googled. The call was made from Bluefield.




Hank spent his last day (Dec 31, 1952)very sick the entire
day. He had a sandwich or two before him and some open
beers--of which he partook little, if any of either. I made
it my business to know such things in those days as I was
was running errands for change (soft drinks, hamburgers,beer
etc)for the business next door(a car lot). When Hank ordered,
I hit him up for a soda. He had no change at all as Carr had
all his money. He gave me a guitar pick instead.



Donny Surface was the name everyone knew him by around Bluefield.
He was a life-long resident of Bluefield and never lived in Tennessee.
He was a life-long boyfriend of Hazel Schultz and taxi driver in town.
He was an extremely thin guy like Hank and in fact wore Hank's jacket
around Bluefield for years until his death in the 70's. He was Hazel
Schultz's boyfriend all those years even though she was married and
divorced a couple of times. Donny Surface made it known that he had
2 of Hank's pistols (for sale) for years and said he did sale them to
"a Nashville personality" (ie to remain anonymous) in the late 50's.
He visited my father's car lot many time until his death.


If memory serves me Hank and Carr left Knoxville about midnight Dec
30. Today the drive to Bluefield is about 4 1/2 hours. Route 11
even in those days was relatively straight and even had a few 4-laned stretches, but at Wytheville route 52 to Bluefield was extremely slow-
especially in the winter. Two mountains, Big Walker and East River could have taken an hour each pre-interstate.

It could have taken as much as 8 hours in 1952. In fact they arrived
right at opening time at King Tut in Bluefield at about 10 am
Dec 31. Carr may have been familiar with the Tennessee to
Roanoke route (where he lived for years) but the mountains were
snow covered and must have scared him to death. He asked Hazel
for he could fine an experienced driver--she recommended Donny.
Later at noon she left for the Dough Boy where she double-shifted.

Hank and Carr spent the day at the Tut except for a trip up town
to meet Surface. Surface agreed to drive but didn't get off until
5 or 6. Owner Sox ordered Carr off premises when he couldn't find
a pulse between 4-5 pm. Obviously Carr didn't take Hank to the hospital. But he did manage to call the Charleston WV promoter
to tell him that Hank couldn't make the 8 or 9 pm gig there. He
didn't mention that Hank was dead......

After 4-5 pm Dec 31 I have no further knowledge. However Carr was
back at the Tut with the Cadilac about 5pm the next night..Jan 1, 1953.




Hank's truck was full of items that were later sold by Carr and Surface.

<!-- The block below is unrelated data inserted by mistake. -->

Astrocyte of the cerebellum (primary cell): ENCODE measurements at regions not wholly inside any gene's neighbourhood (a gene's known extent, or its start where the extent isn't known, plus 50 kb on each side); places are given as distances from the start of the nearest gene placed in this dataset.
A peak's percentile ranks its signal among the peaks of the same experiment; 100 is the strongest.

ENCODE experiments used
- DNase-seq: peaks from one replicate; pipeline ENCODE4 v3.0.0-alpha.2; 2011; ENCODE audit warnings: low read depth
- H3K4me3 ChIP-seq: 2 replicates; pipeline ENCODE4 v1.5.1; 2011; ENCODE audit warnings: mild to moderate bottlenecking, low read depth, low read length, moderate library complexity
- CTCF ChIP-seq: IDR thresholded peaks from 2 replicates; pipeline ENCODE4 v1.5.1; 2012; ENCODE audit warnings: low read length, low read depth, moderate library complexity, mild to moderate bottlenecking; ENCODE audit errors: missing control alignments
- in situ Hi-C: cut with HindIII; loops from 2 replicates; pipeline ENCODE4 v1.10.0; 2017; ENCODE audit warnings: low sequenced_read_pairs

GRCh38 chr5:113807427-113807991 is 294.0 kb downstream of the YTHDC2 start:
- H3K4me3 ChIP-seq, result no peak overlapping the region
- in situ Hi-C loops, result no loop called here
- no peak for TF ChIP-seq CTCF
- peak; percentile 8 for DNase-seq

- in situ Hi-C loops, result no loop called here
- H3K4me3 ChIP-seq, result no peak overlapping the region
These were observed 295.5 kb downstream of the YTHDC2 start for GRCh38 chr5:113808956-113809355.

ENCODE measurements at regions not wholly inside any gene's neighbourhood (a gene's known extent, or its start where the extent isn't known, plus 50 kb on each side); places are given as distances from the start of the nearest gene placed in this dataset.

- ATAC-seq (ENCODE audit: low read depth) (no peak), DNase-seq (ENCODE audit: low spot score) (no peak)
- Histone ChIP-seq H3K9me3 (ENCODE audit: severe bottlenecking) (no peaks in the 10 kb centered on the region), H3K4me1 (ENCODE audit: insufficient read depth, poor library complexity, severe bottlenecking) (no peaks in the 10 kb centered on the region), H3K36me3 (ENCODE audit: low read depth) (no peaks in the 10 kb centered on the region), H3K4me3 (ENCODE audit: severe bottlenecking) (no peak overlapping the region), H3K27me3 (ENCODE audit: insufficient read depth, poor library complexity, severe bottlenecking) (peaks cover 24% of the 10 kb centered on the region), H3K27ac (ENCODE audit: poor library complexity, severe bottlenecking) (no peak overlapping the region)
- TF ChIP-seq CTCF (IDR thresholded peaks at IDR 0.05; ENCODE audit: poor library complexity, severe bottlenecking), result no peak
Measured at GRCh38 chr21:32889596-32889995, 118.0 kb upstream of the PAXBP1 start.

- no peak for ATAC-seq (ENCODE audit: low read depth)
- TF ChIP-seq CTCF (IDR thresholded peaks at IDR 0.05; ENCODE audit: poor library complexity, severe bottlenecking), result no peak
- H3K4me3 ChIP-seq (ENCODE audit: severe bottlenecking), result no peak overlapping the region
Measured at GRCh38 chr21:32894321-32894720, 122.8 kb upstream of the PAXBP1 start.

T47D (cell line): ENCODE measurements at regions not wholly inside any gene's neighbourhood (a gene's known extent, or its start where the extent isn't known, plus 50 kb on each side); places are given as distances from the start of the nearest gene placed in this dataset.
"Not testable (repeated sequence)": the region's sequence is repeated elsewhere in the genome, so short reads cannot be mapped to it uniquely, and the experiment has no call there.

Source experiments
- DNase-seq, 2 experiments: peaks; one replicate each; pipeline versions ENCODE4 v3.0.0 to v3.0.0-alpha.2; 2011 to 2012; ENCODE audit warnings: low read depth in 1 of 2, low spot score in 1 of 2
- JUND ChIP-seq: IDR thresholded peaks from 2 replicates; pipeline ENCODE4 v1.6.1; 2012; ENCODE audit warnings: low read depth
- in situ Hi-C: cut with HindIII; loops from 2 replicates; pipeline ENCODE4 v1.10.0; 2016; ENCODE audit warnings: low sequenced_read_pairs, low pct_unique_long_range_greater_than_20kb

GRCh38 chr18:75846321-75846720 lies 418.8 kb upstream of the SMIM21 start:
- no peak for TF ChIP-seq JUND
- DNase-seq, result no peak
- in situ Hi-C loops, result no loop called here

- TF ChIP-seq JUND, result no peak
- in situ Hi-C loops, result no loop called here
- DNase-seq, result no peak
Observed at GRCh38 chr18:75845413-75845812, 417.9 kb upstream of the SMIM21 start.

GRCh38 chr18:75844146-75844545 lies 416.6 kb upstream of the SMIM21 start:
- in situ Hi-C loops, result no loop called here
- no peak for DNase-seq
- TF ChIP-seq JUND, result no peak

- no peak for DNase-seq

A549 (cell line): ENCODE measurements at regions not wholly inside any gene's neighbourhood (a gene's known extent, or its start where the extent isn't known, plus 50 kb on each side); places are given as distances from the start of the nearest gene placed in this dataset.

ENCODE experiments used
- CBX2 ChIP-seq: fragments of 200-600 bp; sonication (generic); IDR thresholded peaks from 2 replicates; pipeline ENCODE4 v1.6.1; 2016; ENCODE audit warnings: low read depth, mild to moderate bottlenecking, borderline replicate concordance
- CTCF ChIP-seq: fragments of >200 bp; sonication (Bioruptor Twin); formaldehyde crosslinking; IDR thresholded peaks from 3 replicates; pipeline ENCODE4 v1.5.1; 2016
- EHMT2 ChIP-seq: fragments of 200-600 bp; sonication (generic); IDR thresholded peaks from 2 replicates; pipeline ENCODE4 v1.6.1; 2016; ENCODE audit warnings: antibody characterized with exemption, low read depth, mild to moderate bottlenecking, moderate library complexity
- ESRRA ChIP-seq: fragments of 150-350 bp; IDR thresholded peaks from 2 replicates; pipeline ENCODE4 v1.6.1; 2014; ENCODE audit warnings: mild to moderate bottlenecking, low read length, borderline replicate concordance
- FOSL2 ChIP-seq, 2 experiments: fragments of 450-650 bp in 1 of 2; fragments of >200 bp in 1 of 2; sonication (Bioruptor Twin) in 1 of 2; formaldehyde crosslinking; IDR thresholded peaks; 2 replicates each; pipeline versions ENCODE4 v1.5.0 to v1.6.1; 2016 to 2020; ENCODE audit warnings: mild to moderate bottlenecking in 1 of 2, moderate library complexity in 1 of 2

When Sox put a mirror under Hank's nose and could detect no breath and
checked Hank's pulse and found nothing( his wife was an RN at a
Bluefield hospital).... and then ordered Carr off premises.....Carr
didn't take Hank to the hospital ...but waited to pickup Surface who
was coming off a taxi shift....

An Abingdon Va. man offered to give me a Hank poster for a museum
which is still available... he bought this poster in the 50's from
Carr.

What Carr did would still be considered negligent homicide in many
places. Since he is a principal at the museum where the car is--
honor him for his truthfullness if you wish.

The day Carr and Hank came in Dec 31 Carr never introduced himself
and told me to leave Hank alone when I was talking to him. When
he wanted me to run several errands to Sox he referred to me as
"kid" , never bothering to learn my name. I became aware of his name
only later.... Over the years he has used "Andrew" and Charles.
The old man with poster called him "Andy". His story has changed
over the years drastically . On the internet you can check it if you
please. Most of the time he has lived around Roanoke Va before
moving back to Alabama.

The fact remains he left Knoxville around midnight(ie Dec 30) and he
made a call to the Charleston WV promoter cancelling that Dec 31 gig
at about 6 pm Dec 31....without ever mentioning that Hank was dead;
this article is on-line in the WV state magazine Goldenseal

facts | Reviewer: tony Bachler | 8/31/07

Please research: one of the last songs Hank wrote and sung was one about a girl that fell into a well; KATHY FISCUS ; I was entertaining at that time and performed it meny meny times;;On april the 8 the year 49 death claimed a child so pure and so kind, kathy they called met her death that day, I know it was god that called her away====just the facts you $#